Supreme Court

Where Politics Ends
August 03, 1992

The fine line between "law" and "politics."

The Softness of Reason
July 13, 1992

In The Clouds, Aristophanes' great comedy about Socrates, a young man eager for the new learning goes to the Think-Academy run by that strange and notorious figure. A debate is staged for him, contrasting the merits of traditional education with those of the new discipline of argument. The spokesman for the old education is a he-man. He favors a tough military regimen, including lots of gymnastics and not much questioning.

Douglass to Thomas
September 30, 1991

The Roots of Black Conservatism, From Frederick Douglass to Clarence Thomas

The Minority Minority
September 30, 1991

Last July Clarence Thomas attended a private dinner in Washington with a handful of NAACP officials. This was shortly after he’d been nominated to the Supreme Court, and Thomas hoped to soften the antipathy of the black civil rights establishment toward him. Not a chance. He was soon trashed in public statements as a snake, a black copy of David Duke, “Bork in blackface,” and putty in the hands of his conservative white wife. Gary Franks, the first black Republican elected to the House of Representatives since 1932, got better treatment, but not much.

The Spirit Of The Laws
March 11, 1991

How should the courts interpret the Constitution?

Regrets Only
April 30, 1990

Although I have no special desire to be governor of Texas, and would actively prefer not to become head of the Office of Thrift Supervision (the poor soul charged with cleaning up the savings and loan mess), the traumas of aspirants to these posts in recent days compel me to make the following statement. It has been cleared with political consultants of both parties. Like many members of my generation—Senator Al Gore and Representative Newt Gingrich, to name but two—I too have experimented with marijuana in the distant past. It was in a party situation during my freshman year in college.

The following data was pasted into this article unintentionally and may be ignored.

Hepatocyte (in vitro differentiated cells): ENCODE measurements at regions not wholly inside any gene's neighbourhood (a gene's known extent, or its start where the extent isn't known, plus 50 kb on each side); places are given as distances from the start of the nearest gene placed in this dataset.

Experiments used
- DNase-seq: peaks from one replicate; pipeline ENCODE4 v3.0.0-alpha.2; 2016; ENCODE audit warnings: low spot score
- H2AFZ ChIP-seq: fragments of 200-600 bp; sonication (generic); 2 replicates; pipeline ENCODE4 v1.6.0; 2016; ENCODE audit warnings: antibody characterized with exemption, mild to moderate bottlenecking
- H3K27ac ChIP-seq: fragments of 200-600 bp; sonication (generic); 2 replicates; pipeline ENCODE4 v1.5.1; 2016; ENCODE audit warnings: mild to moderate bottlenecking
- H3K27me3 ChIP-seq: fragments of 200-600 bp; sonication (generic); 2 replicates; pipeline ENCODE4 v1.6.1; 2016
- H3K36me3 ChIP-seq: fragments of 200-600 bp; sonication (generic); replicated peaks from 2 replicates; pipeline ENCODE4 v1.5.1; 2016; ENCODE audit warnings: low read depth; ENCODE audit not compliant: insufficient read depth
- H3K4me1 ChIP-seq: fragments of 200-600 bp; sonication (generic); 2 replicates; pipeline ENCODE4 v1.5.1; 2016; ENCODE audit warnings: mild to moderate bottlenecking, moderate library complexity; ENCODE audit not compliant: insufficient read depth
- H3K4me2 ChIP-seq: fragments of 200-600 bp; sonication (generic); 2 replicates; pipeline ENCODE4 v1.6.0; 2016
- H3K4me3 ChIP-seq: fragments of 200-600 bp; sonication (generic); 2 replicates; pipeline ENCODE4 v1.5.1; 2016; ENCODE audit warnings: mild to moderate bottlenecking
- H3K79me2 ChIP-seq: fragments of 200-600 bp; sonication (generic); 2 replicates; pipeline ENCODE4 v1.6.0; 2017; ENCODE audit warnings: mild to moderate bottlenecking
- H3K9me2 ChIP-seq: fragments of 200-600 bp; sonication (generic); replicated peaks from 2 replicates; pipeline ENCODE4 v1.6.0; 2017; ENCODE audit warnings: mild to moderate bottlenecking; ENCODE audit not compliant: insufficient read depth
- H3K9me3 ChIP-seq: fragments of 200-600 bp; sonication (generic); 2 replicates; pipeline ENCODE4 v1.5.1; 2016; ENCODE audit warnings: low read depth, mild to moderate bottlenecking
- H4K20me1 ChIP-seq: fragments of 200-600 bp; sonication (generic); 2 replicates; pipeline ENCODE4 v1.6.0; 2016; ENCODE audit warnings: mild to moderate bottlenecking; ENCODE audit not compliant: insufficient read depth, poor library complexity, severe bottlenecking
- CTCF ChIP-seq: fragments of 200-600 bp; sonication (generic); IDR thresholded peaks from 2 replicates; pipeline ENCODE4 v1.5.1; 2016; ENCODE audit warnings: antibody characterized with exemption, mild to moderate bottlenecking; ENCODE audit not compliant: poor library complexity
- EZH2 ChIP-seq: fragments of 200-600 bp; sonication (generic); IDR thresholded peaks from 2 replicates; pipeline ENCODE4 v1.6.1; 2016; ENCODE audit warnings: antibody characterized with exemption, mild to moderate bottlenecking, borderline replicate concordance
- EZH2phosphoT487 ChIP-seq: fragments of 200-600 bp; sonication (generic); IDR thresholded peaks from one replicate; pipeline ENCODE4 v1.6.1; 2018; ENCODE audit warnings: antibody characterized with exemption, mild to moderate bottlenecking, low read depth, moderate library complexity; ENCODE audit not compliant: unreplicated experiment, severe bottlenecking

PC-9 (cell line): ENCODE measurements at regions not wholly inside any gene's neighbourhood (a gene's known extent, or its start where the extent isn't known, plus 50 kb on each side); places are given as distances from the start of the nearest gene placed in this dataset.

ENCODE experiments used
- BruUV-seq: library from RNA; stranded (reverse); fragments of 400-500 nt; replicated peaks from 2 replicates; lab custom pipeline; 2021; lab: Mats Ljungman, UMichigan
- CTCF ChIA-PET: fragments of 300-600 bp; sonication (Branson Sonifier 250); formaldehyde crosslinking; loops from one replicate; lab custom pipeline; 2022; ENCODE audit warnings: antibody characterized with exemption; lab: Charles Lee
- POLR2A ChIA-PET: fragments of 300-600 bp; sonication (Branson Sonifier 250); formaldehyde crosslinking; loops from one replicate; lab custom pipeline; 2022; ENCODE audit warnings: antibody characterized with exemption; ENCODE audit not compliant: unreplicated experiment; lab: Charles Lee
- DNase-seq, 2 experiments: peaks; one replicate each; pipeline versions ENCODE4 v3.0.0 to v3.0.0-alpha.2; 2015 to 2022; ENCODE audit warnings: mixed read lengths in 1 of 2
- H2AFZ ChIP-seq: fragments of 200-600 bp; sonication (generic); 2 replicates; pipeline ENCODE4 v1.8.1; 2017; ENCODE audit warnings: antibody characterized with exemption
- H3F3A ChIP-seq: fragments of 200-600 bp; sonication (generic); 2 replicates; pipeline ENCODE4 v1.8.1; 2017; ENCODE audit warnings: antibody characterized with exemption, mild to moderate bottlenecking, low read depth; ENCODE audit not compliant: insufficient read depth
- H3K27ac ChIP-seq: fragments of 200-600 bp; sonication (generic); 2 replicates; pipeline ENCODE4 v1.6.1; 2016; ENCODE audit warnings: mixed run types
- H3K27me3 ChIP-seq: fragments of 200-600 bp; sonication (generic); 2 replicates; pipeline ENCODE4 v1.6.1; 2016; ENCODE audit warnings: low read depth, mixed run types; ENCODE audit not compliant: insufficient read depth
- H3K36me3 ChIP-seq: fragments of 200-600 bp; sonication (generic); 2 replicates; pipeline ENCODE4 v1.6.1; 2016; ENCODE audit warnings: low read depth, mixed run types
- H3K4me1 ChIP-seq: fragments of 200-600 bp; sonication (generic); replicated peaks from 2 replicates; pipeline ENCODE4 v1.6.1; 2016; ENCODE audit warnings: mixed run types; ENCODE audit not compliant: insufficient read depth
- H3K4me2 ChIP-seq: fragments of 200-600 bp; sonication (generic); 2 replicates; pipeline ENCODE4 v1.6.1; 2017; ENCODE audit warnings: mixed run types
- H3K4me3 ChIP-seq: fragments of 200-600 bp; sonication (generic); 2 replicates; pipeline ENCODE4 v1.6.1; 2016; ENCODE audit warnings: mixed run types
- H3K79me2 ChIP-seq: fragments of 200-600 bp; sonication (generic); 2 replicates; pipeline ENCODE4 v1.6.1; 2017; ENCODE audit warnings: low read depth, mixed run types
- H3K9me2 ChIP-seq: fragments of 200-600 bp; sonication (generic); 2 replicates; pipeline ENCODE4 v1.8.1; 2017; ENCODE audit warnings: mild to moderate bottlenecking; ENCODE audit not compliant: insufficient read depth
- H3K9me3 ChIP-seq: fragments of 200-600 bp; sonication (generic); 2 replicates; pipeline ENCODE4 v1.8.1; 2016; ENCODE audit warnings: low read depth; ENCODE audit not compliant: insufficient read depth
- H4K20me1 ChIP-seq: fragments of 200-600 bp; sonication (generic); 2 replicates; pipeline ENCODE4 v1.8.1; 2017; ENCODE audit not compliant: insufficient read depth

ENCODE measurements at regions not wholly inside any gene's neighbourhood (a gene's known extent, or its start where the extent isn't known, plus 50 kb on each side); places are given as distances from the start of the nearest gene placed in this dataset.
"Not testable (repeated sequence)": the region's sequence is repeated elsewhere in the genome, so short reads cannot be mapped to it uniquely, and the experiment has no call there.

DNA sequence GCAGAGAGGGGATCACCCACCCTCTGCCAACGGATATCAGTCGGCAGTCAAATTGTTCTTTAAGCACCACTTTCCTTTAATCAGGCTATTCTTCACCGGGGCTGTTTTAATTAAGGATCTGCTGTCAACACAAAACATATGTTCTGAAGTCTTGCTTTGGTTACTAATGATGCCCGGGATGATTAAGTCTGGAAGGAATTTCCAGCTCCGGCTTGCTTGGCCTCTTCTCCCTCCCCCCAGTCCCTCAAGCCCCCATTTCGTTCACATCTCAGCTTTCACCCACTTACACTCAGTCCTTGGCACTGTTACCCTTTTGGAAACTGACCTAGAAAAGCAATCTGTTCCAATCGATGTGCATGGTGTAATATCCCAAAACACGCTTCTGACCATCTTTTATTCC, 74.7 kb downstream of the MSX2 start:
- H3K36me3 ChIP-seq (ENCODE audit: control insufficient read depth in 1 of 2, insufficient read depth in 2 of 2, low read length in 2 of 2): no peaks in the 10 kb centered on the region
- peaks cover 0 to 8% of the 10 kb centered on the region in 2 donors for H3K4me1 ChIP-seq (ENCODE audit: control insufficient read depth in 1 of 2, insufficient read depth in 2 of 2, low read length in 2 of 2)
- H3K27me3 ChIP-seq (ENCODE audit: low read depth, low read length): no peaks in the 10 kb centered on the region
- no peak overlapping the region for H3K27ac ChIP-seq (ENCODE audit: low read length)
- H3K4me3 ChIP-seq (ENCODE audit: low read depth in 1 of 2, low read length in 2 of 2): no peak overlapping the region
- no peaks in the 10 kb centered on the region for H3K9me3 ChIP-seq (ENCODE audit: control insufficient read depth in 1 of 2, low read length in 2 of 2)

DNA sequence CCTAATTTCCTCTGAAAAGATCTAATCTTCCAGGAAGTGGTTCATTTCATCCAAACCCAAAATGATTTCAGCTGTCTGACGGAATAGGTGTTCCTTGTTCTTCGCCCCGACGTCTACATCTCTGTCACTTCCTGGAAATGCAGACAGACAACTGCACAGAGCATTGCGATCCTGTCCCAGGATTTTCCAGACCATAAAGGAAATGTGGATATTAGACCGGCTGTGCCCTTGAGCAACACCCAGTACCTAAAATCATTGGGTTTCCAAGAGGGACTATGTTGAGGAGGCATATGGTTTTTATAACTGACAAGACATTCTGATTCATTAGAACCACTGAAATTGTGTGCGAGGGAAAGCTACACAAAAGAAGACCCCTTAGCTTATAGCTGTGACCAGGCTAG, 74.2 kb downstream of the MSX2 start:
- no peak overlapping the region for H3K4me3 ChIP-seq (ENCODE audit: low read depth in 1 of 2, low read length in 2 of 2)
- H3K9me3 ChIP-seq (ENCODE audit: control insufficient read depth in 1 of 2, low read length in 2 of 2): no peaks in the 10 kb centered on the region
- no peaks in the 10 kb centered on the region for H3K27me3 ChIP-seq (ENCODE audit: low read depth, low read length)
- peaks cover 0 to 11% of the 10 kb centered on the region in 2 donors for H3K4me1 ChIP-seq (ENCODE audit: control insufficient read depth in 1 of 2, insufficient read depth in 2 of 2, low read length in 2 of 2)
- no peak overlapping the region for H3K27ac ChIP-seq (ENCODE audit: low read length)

Roboflop
October 31, 1988

Despite his pee-pants performance in the Omaha debate against Lloyd Bentsen, it looks as if Dan Quayle, 41, will be president one of these days. Consider the politico-actuarial probabilities. Assuming the Republican lead endures, the junior senator from Indiana will be elected vice president. This alone will give him an even chance of becoming president. Three out of the last five presidents were vice president first. Seven out of the last ten vice presidents have ended up heading a national ticket, and four (five if you presumptively count George Bush) got all the way to the Oval Office.

Courting Rituals
February 01, 1988

Even in the context of the Supreme Court tussles that have provided political entertainment since at least the 1930s, the 1987 saga of Robert Bork, Douglas Ginsburg and Anthony Kennedy broke new ground. What made the play rougher this time was the heightened consciousness of the power stakes, a more aggressive deployment of the interest groups, and a great sophistication in media use. If the overworked term “watershed” still conveys some meaning, it applies here to the future direction of confirmation politics.

Holden Caulfield Goes To Law School
March 09, 1987

What should we make of Salinger's attempt to block publication of a slim biography?

Warren Court Children
May 19, 1986

MANY OF MY friends, if they are still in legal practice, now hate it. “The world’s most overrated job,” one of them says. Lined up at motion calls: a lost generation, the Warren Court baby boom, the flood of us who went to law school in the late 1960s and early 1970s. We took Tocqueville seriously, and thought lawyers were America’s governing class. And the Warren Court was a Court of gods—Black, Douglas, Warren—hurling thunderbolts to start our cultural revolutions. Back then, the law seemed like a romance.

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